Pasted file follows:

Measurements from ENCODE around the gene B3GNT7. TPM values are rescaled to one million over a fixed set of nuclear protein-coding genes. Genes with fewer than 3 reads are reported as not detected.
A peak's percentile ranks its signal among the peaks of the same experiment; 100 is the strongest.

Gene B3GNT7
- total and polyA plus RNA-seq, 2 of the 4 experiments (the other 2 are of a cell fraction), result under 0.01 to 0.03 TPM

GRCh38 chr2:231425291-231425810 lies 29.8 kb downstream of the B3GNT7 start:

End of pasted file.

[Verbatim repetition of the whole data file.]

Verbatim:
Measurements from ENCODE around the gene B3GNT7. TPM values are rescaled to one million over a fixed set of nuclear protein-coding genes. Genes with fewer than 3 reads are reported as not detected.
A peak's percentile ranks its signal among the peaks of the same experiment; 100 is the strongest.

Gene B3GNT7
- total and polyA plus RNA-seq, 2 of the 4 experiments (the other 2 are of a cell fraction), result under 0.01 to 0.03 TPM

GRCh38 chr2:231425291-231425810 lies 29.8 kb downstream of the B3GNT7 start: